Notwithstanding their limitations, international courts and tribunals such as the International Court of Justice (ICJ) and the International Criminal Court (ICC) may have jurisdiction in contentious cases and on occasion, they condemn the illegitimate use of force by states, and prosecute individuals for serious crimes like genocide, war crimes and crimes against humanity. In non-proliferation, on the contrary, they play a marginal role – save for the well-known ICJ Advisory Opinion on the Legality of the Threat or Use of Nuclear Weapons. In terrorism, no permanent court had been given jurisdiction until very recently (thanks to Article 28G of the Malabo Protocol, the African Court on Human and People's Rights is set to become the first permanent international court to have jurisdiction over the crime of terrorism; the Special Tribunal for Lebanon (UNSC Resolution 1757 (2007) is the only international tribunal with express jurisdiction over terrorism-related offences, although there are some more adh hoc international courts which also foresee some provision for terrorism-related offences like the Statute of the Special Court for Sierra Leone (art. 3d), or the Statute of the International Criminal Tribunal for Rwanda (art. 4d)). The relevance over international courts and tribunals is thus fairly low throughout the security architecture, in spite of having the potential to play an important role in the reestablishment of peace and security.
With regards to non-state actors (NSAs), there is also significant variation in their roles in governing the three threats. Many different types of NSAs (NGOs, epistemic communities, social movements, multinational corporations and private military and security companies) can be studied, but not all of them have the same presence and relevance in the fight against the three threats. Turning to the category of NGOs, in the use of force and conflict management, both operational and advocacy NGOs are crucial during all three conflict phases (the pre-conflict period, which could be described as a situation of fragile peace; the conflict period, which starts with low intensity violence that may escalate to a full-blown conflict; and the post-conflict peace-building period), whereas in non-proliferation efforts, only advocacy NGOs are actively engaged. Their role, however, should not be underestimated: examples such as ICAN and Global Zero have proved that advocacy networks are in certain cases able to garner enough support to mobilize UN action and promote the negotiation of legally binding treaties. In counter-terrorism, meanwhile, operational NGOs play only a minor role.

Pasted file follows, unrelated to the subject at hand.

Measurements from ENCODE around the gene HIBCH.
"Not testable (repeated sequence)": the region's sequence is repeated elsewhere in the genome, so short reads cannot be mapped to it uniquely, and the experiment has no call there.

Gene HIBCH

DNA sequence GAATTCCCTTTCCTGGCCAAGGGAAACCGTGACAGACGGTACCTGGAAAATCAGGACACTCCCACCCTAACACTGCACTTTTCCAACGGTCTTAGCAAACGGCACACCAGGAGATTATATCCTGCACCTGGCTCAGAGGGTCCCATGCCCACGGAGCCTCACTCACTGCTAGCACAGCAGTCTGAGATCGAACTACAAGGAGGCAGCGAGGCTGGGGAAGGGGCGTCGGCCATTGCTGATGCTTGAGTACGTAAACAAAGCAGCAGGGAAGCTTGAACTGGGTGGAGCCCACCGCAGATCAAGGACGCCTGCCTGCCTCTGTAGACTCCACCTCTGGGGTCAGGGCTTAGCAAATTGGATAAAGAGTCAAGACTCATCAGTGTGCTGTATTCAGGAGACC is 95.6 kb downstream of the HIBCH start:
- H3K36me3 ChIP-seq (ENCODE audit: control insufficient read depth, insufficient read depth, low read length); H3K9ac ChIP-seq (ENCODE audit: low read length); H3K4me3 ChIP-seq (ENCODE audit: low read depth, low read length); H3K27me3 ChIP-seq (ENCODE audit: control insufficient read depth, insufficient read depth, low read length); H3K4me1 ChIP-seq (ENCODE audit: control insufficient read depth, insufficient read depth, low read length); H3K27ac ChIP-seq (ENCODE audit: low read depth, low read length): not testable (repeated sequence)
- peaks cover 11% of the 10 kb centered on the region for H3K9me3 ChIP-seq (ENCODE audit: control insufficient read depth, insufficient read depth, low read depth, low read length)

As for multinational corporations (MNCs), they are important in all three architectures but to varying degrees. The self-regulation of companies is vital for the functioning of export control regimes regulating nuclear, chemical and biological dual-use goods used for the proliferation of WMDs, and they can also play a role in the fight against terrorist financing. However, the contributions of MNCs to conflict management are somewhat less direct and clear. By participating in multi-stakeholder initiatives for increased transparency and delivering on corporate security responsibility, MNCs can play a structural role in conflict prevention.
Ana Sánchez Cobaleda is a post-doc researcher in international security at Esade's Center for Global Economy and Geopolitics. She is a GLOBE Research Fellow at EsadeGeo.